Tuesday, March 26, 2013
From There to Here.
I have this very strange experience, from time to time, of wondering how I got from there to here. I should say something about where and when “there” is/was.
There is a square, a courtyard – I’m not sure exactly what one should call it – in the suburbs of Birmingham, UK, sometime in the early 1960s. Let’s say 1964, when I would have been seven years old. It is summer, and surprisingly hot. Yes, it could feel hot during the English summer, when you were out in the midday sun. This square – a quadrangle, perhaps – was surrounded on three sides by rows of flats, three-storeys high. The fourth side was the road. Between the ground floor flats and this courtyard were expanses of lawn, except that on one side was a driveway, a parking area, I suppose, separated from the courtyard by bollards. My memory of details is poor. This courtyard was paved with flagstones. I have the impression that these were pinkish and grayish, but I could have made this up. My sister will probably want to correct this, if she reads it. She was older than I was at the time and her memory appears to be more photographic than mine. Perhaps I am fictionalising this to some extent, but it does not matter.
On this courtyard were two large pieces of play equipment, constructed of logs. At least, they seemed large to me at the time. One of these was an oversized bench which, as I recall, spent most of its time overturned. I’m sure it was never intended to be sat upon. Giants were uncommon in those days. The other was in the form of a ship. I don’t suppose that either of these pieces of equipment would pass muster these days, at least not without ample signage:
WARNING: Playing on this equipment may result in splinters and subsequent infection.
WARNING: Parts of this equipment are situated above ground level. Falling could result in injury.
You would have to be careful, too, not to hit your head on the signs.
This is the there to which I frequently return in my mind. I am there, straddling one of the cross beams of this ship: pale-skinned, with blonde hair and matchstick legs, and wearing plastic sandals (probably with socks). In other words: English. My favourite pastime was to sit on those logs, armed with a magnifying glass, burning words and shapes into those logs, breathing in the acrid smoke, getting badly sunburnt, no doubt, on my arms and the back of my neck. And, yes, I would occasionally burn ants that invaded my territory.
It is difficult to explain why, but this scene has become, for me, the symbol and summation of my early childhood years in England, before we set sail, in February of 1966, for Australian shores. I am alone. I am aware of no sounds, except for my own commentary on whatever mission I may have been undertaking at the time. Were others watching? Did my mother watch from the balcony of our ground floor flat? I imagine, sometimes, our black and white cat, Jimmy, coming to sit with me. But this may, indeed, be nothing more than my imagination.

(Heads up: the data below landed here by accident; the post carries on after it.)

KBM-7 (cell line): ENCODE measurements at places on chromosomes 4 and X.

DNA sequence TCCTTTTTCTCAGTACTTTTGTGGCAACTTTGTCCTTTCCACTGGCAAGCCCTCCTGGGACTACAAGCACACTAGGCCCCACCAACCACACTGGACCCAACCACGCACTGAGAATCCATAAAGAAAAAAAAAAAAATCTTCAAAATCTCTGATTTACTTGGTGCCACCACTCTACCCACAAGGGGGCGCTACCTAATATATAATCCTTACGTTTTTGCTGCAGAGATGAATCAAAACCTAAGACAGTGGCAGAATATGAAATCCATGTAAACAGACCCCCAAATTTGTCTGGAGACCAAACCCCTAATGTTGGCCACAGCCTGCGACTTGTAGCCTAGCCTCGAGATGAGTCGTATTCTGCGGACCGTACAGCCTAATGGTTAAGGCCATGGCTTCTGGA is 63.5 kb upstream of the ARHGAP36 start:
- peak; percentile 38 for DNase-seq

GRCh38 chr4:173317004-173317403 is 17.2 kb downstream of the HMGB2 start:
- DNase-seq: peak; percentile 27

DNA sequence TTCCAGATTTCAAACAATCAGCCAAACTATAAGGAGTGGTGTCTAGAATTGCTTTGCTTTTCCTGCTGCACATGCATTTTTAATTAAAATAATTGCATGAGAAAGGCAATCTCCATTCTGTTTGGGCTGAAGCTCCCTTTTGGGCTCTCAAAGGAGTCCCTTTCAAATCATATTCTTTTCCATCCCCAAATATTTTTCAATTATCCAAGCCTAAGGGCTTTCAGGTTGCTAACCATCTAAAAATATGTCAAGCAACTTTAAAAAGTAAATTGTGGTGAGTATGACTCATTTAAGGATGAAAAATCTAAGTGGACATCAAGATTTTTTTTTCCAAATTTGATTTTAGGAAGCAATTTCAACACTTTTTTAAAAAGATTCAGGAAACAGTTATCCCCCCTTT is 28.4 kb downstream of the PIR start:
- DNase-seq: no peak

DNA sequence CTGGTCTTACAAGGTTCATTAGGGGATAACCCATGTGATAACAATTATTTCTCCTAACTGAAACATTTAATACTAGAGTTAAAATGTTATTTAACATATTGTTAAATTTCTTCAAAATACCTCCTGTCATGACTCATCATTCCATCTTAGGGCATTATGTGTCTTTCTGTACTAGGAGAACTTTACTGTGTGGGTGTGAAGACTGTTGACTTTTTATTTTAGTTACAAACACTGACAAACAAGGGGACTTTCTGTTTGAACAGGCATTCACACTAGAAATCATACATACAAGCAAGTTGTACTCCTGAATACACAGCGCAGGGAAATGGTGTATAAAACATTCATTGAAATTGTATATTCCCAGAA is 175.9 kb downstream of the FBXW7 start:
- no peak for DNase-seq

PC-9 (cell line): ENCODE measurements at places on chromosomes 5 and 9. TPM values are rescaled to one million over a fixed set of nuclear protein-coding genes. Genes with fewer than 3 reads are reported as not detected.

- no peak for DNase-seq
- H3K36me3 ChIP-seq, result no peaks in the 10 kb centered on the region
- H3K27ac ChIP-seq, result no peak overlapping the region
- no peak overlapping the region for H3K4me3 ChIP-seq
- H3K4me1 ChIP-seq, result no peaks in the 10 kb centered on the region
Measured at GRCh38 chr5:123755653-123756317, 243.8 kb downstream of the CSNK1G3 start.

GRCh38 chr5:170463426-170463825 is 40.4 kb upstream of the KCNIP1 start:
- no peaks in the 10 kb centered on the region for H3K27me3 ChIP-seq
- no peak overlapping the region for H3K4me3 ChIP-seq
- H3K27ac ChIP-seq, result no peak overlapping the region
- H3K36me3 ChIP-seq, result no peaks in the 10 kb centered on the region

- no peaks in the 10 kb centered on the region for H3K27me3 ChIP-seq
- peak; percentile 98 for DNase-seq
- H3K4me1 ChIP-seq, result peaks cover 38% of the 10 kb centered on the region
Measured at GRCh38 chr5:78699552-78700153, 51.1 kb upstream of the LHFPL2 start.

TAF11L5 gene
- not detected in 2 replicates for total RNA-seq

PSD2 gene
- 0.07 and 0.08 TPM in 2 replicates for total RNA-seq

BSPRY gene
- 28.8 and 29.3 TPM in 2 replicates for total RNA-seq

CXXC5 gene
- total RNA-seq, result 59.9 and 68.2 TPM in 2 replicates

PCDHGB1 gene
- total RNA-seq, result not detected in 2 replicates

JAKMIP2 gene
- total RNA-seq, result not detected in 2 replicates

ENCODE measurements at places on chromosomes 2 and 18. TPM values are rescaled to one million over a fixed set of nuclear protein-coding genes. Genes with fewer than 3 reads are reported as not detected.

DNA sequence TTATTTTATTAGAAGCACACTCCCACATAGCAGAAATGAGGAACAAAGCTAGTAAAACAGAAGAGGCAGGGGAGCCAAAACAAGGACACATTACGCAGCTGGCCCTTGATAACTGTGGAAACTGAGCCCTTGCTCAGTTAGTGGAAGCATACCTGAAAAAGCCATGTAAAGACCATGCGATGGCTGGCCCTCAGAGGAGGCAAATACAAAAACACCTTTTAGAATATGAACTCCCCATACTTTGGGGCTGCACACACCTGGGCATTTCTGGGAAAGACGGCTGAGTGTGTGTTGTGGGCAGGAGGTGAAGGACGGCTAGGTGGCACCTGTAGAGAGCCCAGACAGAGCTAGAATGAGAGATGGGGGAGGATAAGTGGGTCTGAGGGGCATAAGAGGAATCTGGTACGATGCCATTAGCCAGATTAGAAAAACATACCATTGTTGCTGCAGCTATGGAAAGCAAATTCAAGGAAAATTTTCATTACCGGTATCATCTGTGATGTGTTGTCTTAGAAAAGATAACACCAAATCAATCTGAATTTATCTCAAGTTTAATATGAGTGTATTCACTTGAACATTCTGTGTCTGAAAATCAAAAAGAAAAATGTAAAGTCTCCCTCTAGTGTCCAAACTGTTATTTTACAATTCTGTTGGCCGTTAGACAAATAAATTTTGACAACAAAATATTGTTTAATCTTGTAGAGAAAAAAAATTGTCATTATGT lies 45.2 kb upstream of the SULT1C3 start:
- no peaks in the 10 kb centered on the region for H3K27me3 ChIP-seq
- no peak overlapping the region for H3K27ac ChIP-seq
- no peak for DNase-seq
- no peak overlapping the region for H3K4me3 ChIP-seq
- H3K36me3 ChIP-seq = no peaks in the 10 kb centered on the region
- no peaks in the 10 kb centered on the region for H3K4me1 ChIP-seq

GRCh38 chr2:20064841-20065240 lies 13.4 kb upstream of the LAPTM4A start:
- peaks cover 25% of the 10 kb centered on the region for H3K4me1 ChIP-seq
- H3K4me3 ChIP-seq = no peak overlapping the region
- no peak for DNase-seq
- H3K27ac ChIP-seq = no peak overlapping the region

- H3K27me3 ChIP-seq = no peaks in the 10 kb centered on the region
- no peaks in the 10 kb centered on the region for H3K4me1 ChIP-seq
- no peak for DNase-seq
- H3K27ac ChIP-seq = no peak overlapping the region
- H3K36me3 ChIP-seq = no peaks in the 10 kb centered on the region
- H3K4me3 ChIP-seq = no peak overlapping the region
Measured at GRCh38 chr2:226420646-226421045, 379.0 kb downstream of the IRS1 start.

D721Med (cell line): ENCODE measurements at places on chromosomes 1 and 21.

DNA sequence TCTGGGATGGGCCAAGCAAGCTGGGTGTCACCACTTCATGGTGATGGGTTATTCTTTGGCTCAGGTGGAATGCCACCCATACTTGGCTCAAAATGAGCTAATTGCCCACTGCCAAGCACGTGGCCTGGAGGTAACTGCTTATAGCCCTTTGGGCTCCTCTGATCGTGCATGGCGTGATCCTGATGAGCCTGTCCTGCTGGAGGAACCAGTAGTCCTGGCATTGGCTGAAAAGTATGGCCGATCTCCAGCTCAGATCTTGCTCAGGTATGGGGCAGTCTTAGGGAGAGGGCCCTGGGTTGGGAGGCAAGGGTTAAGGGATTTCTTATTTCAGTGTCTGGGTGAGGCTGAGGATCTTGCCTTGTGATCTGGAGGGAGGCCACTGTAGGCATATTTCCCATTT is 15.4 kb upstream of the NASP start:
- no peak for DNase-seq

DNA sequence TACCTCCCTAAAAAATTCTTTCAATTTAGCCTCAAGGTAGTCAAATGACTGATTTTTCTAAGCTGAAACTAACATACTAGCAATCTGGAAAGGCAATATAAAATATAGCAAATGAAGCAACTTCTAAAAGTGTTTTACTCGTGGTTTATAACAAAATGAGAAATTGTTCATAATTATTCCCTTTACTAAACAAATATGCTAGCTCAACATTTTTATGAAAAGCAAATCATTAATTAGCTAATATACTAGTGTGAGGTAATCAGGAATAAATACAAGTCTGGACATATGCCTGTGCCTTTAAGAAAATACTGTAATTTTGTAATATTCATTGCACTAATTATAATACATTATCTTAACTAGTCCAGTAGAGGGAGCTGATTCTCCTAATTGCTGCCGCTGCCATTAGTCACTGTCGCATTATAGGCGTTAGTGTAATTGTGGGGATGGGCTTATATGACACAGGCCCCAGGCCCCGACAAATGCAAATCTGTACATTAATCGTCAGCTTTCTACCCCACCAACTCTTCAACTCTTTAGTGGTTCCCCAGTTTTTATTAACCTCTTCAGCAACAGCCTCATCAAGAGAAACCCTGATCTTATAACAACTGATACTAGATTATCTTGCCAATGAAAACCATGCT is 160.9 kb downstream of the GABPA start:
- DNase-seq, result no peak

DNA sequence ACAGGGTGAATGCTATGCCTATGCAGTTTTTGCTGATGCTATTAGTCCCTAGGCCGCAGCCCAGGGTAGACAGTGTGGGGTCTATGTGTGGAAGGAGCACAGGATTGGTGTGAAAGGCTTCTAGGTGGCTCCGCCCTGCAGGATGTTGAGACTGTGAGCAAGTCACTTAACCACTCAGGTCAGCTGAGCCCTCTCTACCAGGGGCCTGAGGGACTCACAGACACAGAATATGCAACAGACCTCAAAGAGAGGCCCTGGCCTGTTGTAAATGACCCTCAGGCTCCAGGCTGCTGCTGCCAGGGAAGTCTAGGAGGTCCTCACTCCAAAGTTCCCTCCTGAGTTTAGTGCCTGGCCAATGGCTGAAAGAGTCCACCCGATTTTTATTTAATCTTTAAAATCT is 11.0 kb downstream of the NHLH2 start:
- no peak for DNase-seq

And now for the here, because it is the getting from there to here that sometimes leaves me slightly dazed. The first “here” during which I really experienced this, was, in fact, another “there”. It was during my theological training that I first experienced the sense of wonder at the transition from there to what was (at the time) here. This was at theological college, in the hills just outside Adelaide in South Australia, surrounded by eucalyptus and bottlebrush. It was during our daily time of meditation, prior to Evensong. I was sitting on the steps outside the chapel when this scene from my early childhood seized me. How, I asked myself, did I get from there to here? How did that little boy become this man? I would use this place and time, this time of immense solitude (not loneliness) as a place of retreat, in which I would spend my contemplative time.
Now I am in another “here”, having moved on from those theological days. Now, my “here” is Cairns, in tropical, Far North Queensland. I am fifty-five years old, and still that image of myself can fill me with… with what? Nostalgia? Sorrow? Regret? Perhaps all those things. But mostly with wonder. Little of the physical me from that time remains today. Our body replaces most of its cells every seven to ten years. Not the neural cells of our cerebral cortex, though. The cells I have now, those still living, are the same as those I had back then. I have carried them with me so far, and kept them reasonably safe. Most importantly I try to keep the image of that boy safe. For some reason, he will always represent the “there” from which I have made the long journey to my current “here”.
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